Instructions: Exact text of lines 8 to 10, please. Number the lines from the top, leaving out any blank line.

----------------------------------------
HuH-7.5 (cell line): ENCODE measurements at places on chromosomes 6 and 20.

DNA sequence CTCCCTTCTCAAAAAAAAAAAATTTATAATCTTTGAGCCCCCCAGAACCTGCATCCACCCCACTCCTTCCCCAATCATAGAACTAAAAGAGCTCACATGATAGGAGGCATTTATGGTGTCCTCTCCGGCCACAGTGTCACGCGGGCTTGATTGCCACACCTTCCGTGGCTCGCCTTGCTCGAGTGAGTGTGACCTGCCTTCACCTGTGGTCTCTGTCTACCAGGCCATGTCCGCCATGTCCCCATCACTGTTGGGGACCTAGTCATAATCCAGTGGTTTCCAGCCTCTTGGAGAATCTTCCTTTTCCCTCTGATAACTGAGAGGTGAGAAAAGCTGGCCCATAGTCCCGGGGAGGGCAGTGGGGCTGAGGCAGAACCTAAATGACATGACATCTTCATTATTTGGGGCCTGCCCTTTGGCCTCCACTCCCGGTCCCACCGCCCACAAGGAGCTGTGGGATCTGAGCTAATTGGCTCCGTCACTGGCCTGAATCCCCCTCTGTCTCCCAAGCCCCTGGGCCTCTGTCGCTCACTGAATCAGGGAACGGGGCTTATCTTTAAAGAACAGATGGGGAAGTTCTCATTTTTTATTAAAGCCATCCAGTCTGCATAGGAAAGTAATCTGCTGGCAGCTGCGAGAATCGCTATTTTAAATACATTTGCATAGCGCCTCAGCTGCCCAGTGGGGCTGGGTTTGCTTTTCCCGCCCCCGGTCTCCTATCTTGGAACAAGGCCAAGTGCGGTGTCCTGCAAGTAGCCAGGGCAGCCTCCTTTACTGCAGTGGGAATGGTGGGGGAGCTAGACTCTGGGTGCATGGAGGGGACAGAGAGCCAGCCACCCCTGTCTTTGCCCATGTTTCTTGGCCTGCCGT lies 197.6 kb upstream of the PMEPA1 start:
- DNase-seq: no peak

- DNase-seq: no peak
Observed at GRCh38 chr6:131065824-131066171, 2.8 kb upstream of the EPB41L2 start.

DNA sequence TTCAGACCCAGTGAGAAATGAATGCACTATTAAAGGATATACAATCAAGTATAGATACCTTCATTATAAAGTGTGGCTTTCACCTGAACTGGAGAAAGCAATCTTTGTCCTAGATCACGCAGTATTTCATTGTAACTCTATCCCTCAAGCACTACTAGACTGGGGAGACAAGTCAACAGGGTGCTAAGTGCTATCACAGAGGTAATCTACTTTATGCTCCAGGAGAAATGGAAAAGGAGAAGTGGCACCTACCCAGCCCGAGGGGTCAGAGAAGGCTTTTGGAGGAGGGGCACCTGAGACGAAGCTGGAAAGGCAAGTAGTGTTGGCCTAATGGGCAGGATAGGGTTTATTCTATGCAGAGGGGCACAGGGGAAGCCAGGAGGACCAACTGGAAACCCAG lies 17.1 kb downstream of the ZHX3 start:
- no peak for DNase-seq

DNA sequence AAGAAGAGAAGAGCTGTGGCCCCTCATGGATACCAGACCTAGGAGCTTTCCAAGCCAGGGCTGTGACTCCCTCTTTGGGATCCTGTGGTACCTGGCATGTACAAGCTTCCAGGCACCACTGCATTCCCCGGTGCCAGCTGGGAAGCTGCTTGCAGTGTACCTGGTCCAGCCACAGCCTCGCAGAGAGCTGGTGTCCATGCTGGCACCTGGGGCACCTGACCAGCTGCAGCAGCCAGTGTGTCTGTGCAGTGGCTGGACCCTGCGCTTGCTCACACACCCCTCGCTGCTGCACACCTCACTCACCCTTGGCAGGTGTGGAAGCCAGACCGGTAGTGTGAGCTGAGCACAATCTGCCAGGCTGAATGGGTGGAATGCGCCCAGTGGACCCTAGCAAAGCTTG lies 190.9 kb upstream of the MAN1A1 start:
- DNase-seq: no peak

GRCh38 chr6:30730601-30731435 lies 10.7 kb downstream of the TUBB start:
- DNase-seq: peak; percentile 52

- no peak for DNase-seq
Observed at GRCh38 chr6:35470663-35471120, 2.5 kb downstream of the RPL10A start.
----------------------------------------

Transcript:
DNA sequence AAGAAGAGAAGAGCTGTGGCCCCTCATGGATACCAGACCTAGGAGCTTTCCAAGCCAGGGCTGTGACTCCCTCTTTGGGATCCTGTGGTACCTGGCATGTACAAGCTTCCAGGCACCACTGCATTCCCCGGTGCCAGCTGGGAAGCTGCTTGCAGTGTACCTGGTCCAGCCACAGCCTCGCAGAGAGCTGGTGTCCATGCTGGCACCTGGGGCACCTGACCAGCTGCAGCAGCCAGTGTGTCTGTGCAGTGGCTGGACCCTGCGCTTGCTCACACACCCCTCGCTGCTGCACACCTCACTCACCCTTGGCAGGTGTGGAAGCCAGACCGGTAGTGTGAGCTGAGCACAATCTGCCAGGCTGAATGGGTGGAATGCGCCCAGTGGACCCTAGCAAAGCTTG lies 190.9 kb upstream of the MAN1A1 start:
- DNase-seq: no peak

GRCh38 chr6:30730601-30731435 lies 10.7 kb downstream of the TUBB start: